The future of Africa’s development is intrinsically linked to the continent’s ability to take charge of its peace and security. The African Union (AU) Commission is best placed to lead this process. However, the organisation and its member states have continuously been challenged by the widespread and uncontrolled flow of arms and ammunition. The AU Commission and its affiliated sub-regional organisations have put into place a number of initiatives and mechanisms that align their efforts with global processes, but Africa is yet to fully enjoy the dividends of these measures. This paper reviews the achievements attained so far, explores some of the drivers of the demand for arms and identifies recommendations for bolstering existing efforts.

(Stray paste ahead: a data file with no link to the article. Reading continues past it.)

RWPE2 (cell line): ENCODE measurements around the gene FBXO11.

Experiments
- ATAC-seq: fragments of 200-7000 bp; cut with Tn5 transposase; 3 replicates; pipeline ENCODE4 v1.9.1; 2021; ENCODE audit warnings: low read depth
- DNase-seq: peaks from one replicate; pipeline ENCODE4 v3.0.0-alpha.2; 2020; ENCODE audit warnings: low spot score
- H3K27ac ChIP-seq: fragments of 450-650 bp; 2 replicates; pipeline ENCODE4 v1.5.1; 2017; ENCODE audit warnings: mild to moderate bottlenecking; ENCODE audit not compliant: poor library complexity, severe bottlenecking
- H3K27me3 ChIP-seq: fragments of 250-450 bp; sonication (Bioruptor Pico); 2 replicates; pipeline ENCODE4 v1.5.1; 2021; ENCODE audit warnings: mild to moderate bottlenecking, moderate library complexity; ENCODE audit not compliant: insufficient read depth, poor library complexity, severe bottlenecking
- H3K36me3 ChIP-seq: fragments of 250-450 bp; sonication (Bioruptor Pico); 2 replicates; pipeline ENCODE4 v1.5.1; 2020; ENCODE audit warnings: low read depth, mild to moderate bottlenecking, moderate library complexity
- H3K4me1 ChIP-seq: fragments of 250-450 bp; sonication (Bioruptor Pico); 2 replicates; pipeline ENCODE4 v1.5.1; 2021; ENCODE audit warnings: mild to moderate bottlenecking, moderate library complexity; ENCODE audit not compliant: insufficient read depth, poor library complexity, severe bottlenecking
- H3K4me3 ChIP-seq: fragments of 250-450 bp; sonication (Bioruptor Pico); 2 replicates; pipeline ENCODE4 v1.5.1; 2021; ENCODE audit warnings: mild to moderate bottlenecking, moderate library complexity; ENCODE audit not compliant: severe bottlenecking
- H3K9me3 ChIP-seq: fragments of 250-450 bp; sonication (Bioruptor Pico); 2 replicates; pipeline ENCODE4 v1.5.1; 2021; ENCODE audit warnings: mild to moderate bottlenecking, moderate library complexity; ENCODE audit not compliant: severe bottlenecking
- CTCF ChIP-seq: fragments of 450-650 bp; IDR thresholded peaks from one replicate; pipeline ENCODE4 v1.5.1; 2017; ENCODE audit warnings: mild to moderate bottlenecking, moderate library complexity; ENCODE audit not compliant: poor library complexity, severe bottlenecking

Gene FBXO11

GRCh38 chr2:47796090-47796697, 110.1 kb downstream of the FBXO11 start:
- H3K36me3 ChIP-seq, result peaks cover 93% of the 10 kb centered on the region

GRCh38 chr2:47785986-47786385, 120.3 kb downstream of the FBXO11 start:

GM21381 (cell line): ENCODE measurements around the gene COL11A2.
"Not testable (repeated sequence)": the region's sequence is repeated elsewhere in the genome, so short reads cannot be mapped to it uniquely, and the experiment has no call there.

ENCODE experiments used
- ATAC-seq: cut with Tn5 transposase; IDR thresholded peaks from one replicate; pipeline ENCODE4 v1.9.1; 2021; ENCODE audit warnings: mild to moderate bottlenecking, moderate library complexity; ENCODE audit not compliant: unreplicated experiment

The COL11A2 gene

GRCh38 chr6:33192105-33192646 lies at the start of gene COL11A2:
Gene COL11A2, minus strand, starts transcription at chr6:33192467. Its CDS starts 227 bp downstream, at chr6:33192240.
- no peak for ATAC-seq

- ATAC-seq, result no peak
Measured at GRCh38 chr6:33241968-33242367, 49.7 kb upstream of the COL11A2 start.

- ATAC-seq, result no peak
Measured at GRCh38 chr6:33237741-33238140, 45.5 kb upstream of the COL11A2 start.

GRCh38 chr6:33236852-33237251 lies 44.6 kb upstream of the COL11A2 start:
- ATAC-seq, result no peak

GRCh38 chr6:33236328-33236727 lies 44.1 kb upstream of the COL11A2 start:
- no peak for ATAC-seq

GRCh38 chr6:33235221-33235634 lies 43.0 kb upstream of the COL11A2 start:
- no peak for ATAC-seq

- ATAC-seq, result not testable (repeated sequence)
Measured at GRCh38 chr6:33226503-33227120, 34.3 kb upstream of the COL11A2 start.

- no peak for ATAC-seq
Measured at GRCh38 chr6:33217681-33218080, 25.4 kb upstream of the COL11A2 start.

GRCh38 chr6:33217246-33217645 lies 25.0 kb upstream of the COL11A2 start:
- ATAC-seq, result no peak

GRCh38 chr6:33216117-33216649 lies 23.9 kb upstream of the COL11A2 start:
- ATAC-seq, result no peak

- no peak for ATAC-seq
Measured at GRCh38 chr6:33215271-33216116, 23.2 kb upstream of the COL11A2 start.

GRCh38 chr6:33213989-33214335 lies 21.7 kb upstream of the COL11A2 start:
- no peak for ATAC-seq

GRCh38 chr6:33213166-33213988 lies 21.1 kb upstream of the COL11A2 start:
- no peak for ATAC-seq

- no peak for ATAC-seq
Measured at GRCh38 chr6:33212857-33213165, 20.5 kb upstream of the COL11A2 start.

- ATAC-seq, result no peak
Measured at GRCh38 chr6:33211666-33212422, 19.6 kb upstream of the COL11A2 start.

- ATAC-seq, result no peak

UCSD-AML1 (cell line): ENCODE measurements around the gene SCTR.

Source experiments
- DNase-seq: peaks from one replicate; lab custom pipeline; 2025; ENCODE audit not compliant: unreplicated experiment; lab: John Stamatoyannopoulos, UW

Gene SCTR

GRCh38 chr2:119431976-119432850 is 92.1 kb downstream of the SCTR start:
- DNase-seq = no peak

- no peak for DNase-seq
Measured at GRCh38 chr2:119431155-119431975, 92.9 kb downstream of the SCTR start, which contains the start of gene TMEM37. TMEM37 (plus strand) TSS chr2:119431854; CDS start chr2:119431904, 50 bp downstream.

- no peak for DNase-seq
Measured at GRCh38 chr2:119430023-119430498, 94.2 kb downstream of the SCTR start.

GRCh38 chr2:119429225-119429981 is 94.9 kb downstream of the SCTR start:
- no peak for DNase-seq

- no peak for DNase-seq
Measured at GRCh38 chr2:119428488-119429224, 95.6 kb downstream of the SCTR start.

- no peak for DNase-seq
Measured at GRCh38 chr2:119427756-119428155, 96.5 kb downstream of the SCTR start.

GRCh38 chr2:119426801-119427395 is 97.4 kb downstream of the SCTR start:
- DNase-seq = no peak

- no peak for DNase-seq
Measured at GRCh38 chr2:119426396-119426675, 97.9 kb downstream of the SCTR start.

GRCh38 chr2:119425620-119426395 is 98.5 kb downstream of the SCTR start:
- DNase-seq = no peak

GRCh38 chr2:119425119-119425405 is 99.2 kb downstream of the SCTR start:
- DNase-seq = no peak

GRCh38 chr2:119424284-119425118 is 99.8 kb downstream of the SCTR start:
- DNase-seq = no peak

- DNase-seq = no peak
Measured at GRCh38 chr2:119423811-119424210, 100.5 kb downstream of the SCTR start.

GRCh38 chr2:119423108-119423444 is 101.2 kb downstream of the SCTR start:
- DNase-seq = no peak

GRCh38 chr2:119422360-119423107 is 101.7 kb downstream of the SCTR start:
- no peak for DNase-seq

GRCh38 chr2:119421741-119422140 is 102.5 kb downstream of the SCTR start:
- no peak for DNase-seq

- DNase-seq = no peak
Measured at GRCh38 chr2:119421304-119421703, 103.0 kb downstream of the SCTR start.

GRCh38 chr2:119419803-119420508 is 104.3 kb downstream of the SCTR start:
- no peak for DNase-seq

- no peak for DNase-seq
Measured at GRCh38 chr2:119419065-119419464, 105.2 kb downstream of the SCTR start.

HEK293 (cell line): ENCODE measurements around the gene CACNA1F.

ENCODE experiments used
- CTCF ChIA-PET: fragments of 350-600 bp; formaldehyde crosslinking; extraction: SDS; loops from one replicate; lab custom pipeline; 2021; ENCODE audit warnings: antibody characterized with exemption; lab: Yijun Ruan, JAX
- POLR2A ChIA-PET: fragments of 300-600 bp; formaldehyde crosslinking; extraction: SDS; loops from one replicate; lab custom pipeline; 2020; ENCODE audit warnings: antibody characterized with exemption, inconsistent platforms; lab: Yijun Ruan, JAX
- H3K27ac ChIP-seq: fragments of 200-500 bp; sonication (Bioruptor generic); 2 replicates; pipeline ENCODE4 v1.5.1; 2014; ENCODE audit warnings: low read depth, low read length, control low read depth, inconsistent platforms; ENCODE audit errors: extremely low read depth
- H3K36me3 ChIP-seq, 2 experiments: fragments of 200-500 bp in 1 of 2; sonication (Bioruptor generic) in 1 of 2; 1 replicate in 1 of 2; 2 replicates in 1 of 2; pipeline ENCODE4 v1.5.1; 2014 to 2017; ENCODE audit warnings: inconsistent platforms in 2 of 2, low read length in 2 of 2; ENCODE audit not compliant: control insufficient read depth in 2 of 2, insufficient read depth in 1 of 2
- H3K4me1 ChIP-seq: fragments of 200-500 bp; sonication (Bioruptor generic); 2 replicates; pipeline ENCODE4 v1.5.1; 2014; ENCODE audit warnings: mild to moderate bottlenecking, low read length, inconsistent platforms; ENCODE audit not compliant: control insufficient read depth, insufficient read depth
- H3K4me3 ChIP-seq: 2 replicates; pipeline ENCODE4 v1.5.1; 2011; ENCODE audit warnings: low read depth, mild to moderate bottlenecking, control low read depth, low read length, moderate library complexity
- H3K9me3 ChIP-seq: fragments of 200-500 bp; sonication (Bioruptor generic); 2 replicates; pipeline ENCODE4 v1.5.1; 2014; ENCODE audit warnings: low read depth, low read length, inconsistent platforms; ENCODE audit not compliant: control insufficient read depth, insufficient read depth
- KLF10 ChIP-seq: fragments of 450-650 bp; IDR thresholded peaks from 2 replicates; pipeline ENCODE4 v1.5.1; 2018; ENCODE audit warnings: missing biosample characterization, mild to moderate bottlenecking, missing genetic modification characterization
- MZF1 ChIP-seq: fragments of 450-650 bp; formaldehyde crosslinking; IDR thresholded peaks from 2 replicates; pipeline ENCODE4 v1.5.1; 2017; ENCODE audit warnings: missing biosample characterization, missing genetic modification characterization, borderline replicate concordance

About the authors
Nelson Alusala joined the Institute for Security Studies (ISS) on the ENACT project in 2017 as a senior researcher, focusing on links between arms control and transnational organised crime. He has worked for the ISS and for the government of Kenya, the UN Group of Experts on the DRC, and the UN Panel of Experts on Liberia. He is also a post-doctoral research fellow at the University of Pretoria’s Centre for the Study of Governance Innovation. He has a PhD in political science from the University of Pretoria.